New England pay price since 2006, trends in organic fluid milk sales for the past four years, and new data comparing conventional and organic prices. MORE >

Recent Discussions
on ODairy

SCC limits, crossbreeding, loss of family farms ... and the role of women on farms.
Read more >

Upcoming Events

Check out our comprehensive listing of upcoming conferences, workshops and other events. Dozens of them are listed for July alone. Click here for details.

New Classified Ads: Updated August 1

Click here for the latest classifieds:

Employment

Milk Thistle Farm Seeks Herdsperson: Full time herdsperson position open immediately for experienced individual with a background in livestock management.
Milk Thistle Farm is a 50 cow dairy located in Columbia County, NY.

Wanted: Pete and Gerry’s Organic Eggs in Monroe, NH is trying to locate farmers who would be interested in joining our family of family egg producing farms.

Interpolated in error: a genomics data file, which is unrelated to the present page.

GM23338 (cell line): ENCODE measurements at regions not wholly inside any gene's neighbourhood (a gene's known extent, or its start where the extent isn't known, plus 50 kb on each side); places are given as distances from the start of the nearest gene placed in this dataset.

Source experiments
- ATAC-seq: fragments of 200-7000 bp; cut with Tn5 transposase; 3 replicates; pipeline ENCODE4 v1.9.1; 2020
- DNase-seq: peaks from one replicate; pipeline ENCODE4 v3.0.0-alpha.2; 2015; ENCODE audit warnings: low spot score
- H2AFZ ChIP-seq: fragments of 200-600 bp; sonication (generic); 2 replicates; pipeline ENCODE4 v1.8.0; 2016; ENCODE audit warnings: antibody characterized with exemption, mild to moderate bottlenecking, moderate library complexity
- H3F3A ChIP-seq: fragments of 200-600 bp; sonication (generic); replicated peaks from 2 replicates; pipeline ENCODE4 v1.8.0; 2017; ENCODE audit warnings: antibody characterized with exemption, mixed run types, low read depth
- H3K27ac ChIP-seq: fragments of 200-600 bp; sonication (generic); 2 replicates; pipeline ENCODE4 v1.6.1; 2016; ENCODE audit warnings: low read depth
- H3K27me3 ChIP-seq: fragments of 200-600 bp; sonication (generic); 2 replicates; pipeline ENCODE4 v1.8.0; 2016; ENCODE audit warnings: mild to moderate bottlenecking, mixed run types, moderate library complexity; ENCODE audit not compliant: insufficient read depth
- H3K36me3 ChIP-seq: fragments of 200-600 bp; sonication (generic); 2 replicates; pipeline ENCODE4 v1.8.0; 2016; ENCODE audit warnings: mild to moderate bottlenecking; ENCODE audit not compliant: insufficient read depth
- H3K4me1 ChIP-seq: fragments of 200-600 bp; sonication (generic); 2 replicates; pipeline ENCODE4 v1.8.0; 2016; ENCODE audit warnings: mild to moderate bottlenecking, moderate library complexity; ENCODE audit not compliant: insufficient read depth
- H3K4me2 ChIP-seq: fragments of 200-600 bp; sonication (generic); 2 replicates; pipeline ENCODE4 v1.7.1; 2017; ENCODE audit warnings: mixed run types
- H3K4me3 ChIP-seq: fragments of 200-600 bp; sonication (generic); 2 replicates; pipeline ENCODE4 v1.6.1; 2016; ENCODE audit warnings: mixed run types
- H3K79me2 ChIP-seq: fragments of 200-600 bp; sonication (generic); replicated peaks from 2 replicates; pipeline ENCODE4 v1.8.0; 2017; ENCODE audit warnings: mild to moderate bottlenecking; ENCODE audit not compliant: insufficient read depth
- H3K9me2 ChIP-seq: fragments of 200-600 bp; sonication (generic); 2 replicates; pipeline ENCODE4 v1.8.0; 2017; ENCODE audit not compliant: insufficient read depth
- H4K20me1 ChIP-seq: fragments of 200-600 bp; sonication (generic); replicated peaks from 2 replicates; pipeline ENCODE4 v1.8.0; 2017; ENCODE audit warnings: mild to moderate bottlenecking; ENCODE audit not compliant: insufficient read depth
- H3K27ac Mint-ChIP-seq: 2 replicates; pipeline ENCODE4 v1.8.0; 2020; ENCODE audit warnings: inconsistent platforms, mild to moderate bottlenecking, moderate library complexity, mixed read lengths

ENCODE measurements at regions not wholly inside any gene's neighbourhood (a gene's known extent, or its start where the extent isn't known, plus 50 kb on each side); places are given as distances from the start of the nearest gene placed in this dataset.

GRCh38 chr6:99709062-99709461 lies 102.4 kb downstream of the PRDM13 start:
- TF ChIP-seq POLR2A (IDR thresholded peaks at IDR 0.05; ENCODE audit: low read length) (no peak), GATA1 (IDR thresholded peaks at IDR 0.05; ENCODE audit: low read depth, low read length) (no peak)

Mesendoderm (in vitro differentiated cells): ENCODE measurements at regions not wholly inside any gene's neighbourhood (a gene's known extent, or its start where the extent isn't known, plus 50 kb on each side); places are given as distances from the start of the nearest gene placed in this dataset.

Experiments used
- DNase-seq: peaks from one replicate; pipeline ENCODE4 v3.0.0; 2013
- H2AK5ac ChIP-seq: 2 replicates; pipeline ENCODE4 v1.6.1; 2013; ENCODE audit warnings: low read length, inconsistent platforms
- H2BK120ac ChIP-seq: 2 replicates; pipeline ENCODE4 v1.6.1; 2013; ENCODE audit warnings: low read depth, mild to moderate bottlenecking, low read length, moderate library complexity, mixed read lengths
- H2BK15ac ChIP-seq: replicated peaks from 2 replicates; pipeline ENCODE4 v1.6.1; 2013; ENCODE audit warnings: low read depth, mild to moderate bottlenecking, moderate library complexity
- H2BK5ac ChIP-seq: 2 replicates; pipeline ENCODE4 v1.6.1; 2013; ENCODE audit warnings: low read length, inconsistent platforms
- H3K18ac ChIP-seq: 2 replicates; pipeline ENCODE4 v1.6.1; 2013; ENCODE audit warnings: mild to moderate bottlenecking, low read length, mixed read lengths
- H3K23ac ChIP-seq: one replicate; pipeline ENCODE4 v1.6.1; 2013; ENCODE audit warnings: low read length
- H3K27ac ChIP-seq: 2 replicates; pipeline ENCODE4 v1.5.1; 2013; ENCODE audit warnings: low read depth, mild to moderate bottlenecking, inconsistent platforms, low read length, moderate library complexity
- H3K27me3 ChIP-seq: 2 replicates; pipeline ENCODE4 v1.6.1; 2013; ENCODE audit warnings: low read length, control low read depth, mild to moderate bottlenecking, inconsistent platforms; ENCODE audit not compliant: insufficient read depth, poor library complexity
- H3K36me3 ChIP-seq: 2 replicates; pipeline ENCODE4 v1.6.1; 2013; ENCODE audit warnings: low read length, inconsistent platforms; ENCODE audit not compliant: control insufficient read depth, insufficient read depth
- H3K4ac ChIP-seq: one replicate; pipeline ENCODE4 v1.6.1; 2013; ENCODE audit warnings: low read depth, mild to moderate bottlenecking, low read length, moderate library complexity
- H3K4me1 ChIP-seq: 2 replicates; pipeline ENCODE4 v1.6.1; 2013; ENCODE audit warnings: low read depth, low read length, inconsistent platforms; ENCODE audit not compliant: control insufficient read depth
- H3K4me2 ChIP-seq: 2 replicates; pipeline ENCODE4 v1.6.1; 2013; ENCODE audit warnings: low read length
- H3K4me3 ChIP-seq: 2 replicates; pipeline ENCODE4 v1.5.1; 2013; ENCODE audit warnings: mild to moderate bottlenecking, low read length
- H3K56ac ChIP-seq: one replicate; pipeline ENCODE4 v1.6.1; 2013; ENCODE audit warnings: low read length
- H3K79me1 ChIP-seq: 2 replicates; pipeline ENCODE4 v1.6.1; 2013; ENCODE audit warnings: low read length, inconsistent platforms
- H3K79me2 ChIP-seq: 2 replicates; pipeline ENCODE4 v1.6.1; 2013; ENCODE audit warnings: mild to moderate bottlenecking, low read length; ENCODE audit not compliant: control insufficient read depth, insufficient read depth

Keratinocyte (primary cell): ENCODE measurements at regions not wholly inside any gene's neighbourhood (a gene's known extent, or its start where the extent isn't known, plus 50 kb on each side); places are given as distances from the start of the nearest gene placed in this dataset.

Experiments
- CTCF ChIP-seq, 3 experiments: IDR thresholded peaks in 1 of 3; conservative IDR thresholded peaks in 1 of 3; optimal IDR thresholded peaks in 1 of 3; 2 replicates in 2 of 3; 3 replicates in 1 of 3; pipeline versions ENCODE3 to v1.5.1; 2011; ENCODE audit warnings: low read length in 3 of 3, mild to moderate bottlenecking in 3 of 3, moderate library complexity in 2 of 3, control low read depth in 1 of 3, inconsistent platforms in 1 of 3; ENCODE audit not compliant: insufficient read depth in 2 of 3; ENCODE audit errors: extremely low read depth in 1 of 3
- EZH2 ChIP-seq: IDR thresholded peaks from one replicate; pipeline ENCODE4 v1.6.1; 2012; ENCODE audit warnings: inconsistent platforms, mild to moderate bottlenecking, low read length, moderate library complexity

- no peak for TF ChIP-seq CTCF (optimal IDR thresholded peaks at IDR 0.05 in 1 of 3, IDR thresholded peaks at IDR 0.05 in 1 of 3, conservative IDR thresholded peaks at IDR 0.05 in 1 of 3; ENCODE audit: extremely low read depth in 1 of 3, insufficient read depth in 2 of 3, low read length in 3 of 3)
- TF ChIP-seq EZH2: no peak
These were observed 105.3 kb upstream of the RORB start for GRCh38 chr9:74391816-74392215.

Feed and Seed
For Sale: Certified Organic Orchard grass, alfalfa, and O/A mixes. Prices upon request due to delivery and various locations. Chambersburg, PA

GOA certified organic barley straw, 400 lb square bales, 3 x 3 x 7. Asking 150/T, can deliver. (Western NY)

Certified Organic Baleage. 1st Cutting grass/clover 4x4 round bales $35 each. Nichols, NY

High quality baleage for sale: 17-18% protein, .67-.70 energy. Groton, NY.

Cattle For Sale

Organic heifers for sale or trade: R&W Holsteins, B&W Holstiens, Pure Bred Normande, Pure Bred Normande Bull and Pure Bred Milking Shorthorn Bull
All Pure Breds can be registered. All ages, 3 mos to 18 months. Many to choose from. Very good heifers from top AI sires. Selling due to not enough winter feed and housing in barn. Prices start at $350 and up. Location: Gouverneur, NY

For Sale: We have a wide variety of animals for sale, there are 17 Breeding age heifers that have been with our Jersey Bull since Aug. 8th many will be freshening at first sign of grass next spring. Also 2 nice heifers that were bred in early summer and 4 Dry Cows one of which is a second calf heifer and ready to start making milk this next lactation. Location: Cuyler, New York

Real Estate

Needed: My wife and i are looking for a dairy farm to lease purchase for a year and then buy it. I milk cows in Concord, NC and have to move and I need to find a dairy farm ASAP.